NUTRITION: Fructose-maltodextrin ratio in a carbohydrate-electrolyte solution differentially affects exogenous carbohydrate oxidation rate, gut comfort, and performance
Most of the sports drinks and gels I have used in the past have had a 2:1 maltodextrin:fructose ratio. This is based on the previous research that suggests there are limits to the rate at which glucose and fructose can be transported across the small intestine wall. The limits were thought to be ~60g/hr for glucose and ~30g/hr for fructose. However more recent research and practical trials have suggested that these limits may be exceeded.
In this study from 2011, the authors tested a range of ratios for maltodextrin to fructose. Their findings were that:
Relative to 0.5-Ratio [0.5 fructose to 1 maltodextrin], there were moderate improvements to peak power with 0.8- and 1.25-Ratio. Increases in stomach fullness, abdominal cramping, and nausea were lowest with the 0.8- followed by the 1.25-Ratio solution.
At high carbohydrate-ingestion rate, greater benefits to endurance performance may result from ingestion of 0.8- to 1.25-Ratio fructose-maltodextrin solutions. Small perceptible improvements in gut comfort favor the 0.8-Ratio and provide a clearer suggestion of mechanism than the relationship with exogenous carbohydrate oxidation.
PRACTICAL TAKEAWAY - higher ratios of fructose to glucose may be beneficial when consuming high rates of CHO during exercise.
NUTRITION: Efficacy of Popular Diets Applied by Endurance Athletes on Sports Performance
This narrative review investigated the current research on the impact of performance from "five popular diet approaches: (a) vegetarian diets, (b) high-fat diets, (c) intermittent fasting diets, (d) gluten-free diet, and (e) low fermentable oligosaccharides, disaccharides, monosaccharides and polyols (FODMAP) diets". This is a fantastic paper and provides plenty of detail on the benefits and detriments of these different diets.
My notes and highlights includes:
Considering all findings from the review, all five diets discussed in detail appear to have both beneficial and detrimental effects on endurance performance.
For vegetarian diets, we suggest that when adjusting the athlete’s diet a sports dietitian is to (a) determine which vegetarian diet the athlete is consuming; (b) control the athlete’s micronutrients and related biomarkers, especially vitamin B12, folate, vitamin D and iron; (d) regulate the athlete’s energy needs and all macro and micronutrient needs to prevent any deficiency, and (c) monitor the diet consumption and adjust it according to the needs based on individual- and sports-specific needs.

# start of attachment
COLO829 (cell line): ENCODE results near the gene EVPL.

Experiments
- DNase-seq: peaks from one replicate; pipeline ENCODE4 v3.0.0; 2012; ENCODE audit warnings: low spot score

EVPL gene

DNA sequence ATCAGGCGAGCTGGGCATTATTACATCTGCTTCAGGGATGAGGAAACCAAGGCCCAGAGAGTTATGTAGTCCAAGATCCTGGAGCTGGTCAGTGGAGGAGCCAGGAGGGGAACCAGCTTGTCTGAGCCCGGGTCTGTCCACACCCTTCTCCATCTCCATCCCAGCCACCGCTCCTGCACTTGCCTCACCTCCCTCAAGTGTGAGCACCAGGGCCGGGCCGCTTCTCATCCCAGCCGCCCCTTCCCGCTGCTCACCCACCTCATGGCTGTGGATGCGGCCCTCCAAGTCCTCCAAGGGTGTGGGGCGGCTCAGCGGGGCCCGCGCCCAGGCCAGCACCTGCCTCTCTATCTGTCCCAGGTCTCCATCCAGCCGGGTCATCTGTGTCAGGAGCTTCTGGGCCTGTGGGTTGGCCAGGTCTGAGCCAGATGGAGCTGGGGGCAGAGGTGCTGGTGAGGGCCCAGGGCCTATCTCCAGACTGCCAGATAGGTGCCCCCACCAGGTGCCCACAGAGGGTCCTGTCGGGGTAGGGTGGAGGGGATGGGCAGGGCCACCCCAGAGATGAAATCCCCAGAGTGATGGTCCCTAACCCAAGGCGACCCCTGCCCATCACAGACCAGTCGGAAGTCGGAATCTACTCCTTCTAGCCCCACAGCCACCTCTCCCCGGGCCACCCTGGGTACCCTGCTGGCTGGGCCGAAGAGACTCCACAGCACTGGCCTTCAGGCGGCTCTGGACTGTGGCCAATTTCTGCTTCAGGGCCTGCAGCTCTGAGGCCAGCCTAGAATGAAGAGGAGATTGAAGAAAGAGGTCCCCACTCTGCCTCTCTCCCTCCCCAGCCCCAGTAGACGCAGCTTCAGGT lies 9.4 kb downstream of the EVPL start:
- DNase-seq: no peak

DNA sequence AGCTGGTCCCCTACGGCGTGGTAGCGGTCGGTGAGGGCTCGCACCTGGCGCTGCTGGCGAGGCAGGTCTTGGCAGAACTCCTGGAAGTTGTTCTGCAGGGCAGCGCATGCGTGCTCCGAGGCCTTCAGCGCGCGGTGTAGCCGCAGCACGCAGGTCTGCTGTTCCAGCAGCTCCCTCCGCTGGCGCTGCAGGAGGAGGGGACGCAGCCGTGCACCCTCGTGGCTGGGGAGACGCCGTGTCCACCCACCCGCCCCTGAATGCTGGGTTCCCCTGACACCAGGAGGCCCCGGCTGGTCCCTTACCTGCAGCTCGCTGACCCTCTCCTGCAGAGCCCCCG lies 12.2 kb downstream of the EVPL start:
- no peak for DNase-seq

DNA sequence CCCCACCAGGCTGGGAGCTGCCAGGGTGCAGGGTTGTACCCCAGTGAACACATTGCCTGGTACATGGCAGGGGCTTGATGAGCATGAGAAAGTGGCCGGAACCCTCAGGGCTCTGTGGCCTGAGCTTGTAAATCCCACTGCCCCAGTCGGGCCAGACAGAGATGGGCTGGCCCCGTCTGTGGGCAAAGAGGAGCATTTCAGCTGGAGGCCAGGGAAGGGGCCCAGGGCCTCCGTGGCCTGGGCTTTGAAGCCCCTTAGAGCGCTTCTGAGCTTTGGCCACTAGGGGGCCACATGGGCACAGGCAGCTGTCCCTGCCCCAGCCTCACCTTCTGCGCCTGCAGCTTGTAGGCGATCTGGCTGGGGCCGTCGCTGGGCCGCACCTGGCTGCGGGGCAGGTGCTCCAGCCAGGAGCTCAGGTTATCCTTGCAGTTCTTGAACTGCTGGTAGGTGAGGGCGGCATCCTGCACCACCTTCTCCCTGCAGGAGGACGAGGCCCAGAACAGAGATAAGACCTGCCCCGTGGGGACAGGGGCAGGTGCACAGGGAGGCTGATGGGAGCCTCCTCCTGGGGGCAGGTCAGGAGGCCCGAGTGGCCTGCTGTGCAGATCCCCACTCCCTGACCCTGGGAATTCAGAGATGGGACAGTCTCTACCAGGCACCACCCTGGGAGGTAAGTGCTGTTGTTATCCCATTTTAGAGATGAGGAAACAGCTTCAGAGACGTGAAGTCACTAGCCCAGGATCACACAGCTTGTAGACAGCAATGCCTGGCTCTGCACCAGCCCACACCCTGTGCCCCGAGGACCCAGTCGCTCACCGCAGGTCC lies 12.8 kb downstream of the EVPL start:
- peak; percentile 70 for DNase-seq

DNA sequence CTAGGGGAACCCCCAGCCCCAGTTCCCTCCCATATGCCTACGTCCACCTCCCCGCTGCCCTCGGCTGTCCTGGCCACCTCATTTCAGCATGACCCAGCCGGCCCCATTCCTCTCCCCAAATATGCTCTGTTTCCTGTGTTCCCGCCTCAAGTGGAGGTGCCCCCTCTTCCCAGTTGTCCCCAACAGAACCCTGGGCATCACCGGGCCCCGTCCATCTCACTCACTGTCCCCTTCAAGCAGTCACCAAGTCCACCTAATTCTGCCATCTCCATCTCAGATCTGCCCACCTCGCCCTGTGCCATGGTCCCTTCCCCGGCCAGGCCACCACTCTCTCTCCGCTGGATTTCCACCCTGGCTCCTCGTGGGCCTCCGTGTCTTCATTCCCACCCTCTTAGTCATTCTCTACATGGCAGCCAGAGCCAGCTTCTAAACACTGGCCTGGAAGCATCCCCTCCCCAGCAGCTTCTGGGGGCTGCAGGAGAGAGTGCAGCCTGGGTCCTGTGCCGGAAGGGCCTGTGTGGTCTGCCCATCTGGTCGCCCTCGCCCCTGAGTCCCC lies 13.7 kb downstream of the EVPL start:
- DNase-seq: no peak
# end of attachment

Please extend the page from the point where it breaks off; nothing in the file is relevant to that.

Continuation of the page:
Reviews of the HFD and sports performance have controversial results, the scientific evidence on the effectiveness of HFD on endurance performance is not strong enough to recommend these diets to endurance athletes.
Considering all the relevant study results, we can say that a low-FODMAP diet may benefit more from GFD unless athletes have celiac disease. However, it should be kept in mind that the implementation steps of the low-FODMAP diet are complex and require careful monitoring by a trained dietitian. In addition, only lactose and fructose elimination from the diet should be considered in endurance athletes prior to adopting a low-FODMAP diet.
PRACTICAL TAKEAWAY - there are benefits and detriments to all diets. Carefully consider your goals and how your diet can be aligned to best support those goals.
NUTRITION: Continuous Glucose Monitoring During a 100-km Race: A Case Study in an Elite Ultramarathon Runner
Continuous Glucose Monitoring (CGM) has become quite a popular topic in 2020 and 2021 with new devices available to help people measure themselves and using their phones. As a relatively new topic there isn't much information on how best to use CGMs to improve performance. This paper looked at two runners in a 100km run and analyzed their data to understand "the relationship between glucose profile and change in running speed".
The authors found that:
The average relative intensity throughout the 100-km race was 89.9% ± 5.8% lactate threshold (LT) in runner A and 78.4% ± 8.6% LT in runner B.